By Craig Erlam
I think we all earned a weekend break in the sun after a quite extraordinary week in the markets that saw plenty of central bank action, even from those not scheduled to meet.
Stock markets ended the week on a positive note, not that anyone got carried away with Friday’s price action after turbulent trading conditions in recent days. Triple witching may also have been a factor in the day’s moves, which is another reason not to get excited.
Recessions are increasingly likely as central banks race to dramatically raise rates before inflation spirals out of control.
It is better than the alternative though; stagflation. A term that’s been thrown around way too much in recent months which perhaps highlights the trepidation around it
We are not in a stagflationary environment, nor will we be later this year. But the risk of one is rising, which is why central banks are becoming increasingly accepting of their actions tipping the economy into recession.
There are a few exceptions, obviously.
The Bank of Japan doesn’t have an inflation problem; in fact, it’s just about hitting its target thanks to high energy costs and that won’t last.
Its issue is a result of everyone else’s inflation problem, with the BoJ being forced to buy huge amounts of bonds on a daily basis as part of its yield curve control (YCC) tool. Although on Friday it received no bids which may bring some short-term reprieve.
The central bank remains committed to its YCC despite the pressure its ceiling has come under in recent weeks and the impact it’s had on the currency. Barring a sudden SNB-style U-turn, it would appear the BoJ is not even entertaining the idea of throwing in the towel.
Pressure will continue to mount in the weeks and months ahead, but FX market intervention is likely to come before the BoJ abandons its YCC policy.
Oil steady as European gas prices surge
Oil prices were relatively steady at the end of the week, just shy of $120. Despite the correction over the last week or so, the market remains extremely tight and the price risks still remain tilted to the upside.
With OPEC+ now reportedly missing output targets by 2.7 million barrels per day and setting unachievable targets for the summer, that gap will widen. The pressure in the market isn’t going to ease any time soon.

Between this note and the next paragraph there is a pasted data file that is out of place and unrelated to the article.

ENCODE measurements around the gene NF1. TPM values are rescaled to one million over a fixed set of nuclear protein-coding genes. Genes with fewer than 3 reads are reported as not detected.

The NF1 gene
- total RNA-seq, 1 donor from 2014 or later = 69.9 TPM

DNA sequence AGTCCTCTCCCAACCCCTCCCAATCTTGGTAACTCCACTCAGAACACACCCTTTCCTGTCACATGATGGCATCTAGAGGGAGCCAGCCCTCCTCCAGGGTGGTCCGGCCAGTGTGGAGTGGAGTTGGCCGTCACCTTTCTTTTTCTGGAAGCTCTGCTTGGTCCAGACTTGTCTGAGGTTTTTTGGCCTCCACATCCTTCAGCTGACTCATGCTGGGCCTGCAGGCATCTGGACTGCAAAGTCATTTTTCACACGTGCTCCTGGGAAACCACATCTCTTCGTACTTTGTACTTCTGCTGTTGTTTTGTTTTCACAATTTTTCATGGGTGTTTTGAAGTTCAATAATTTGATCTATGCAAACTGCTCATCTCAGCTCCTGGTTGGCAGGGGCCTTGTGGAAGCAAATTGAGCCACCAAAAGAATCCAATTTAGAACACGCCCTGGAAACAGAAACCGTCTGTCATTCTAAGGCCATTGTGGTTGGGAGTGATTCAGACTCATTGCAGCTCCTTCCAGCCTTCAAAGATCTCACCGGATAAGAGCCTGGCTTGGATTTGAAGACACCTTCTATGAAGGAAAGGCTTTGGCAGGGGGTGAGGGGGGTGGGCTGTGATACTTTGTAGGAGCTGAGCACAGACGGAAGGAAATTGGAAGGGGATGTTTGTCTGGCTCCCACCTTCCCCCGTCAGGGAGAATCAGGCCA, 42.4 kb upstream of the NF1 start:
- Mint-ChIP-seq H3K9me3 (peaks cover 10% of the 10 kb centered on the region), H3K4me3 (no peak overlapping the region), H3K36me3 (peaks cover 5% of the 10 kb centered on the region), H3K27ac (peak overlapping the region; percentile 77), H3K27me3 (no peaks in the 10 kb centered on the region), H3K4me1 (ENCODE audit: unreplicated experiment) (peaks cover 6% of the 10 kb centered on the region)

Gas prices in Europe, on the other hand, have been surging as Russia once again appears to weaponise supplies to Germany and Italy, which remain heavily reliant on it.
Both are complying with the rouble payment demands and yet seen their flows hit heavily, with Gazprom blaming repairs as being behind the drop-off. It comes as both countries attempt to fill up reserves ahead of the winter, which some suggest is no coincidence.
Gold struggles after brief recovery
Gold has had a good run over the last couple of days as central banks played catchup with the Fed’s 0.75 bp hike on Wednesday, lifting their currencies and weakening the dollar in the process. US yields easing off their highs have also contributed to the greenback paring gains.
The dollar remains king though and we saw that on Friday with it trading almost 1% higher which has forced gold back below $1,850.
No doubt, volatility is going nowhere with central banks now in panic mode and every piece of data being poured over for further signs of stubborn inflation and economic vulnerability.
Bitcoin from bad to worse
Bitcoin is showing some resilience around $20,000 which is being touted as a massive level.
A break could be disastrous for BTC and the broader cryptocurrency space which would likely track it lower.
How much longer can it hold? The constant flow of negative headlines – Celsius, Binance – in the current environment has been devastating for cryptos and now reports of Three Arrows Capital failing to make margin calls could lead to others surfacing in the coming weeks, spreading further negativity.
It could get much worse before it gets better.
Craig Erlam is Senior Market Analyst, UK & EMEA at OANDA
Opinions are the author’s, not necessarily that of OANDA Global Corporation or any of its affiliates, subsidiaries, officers or directors. Leveraged trading is high risk and not suitable for all. Losses can exceed investments.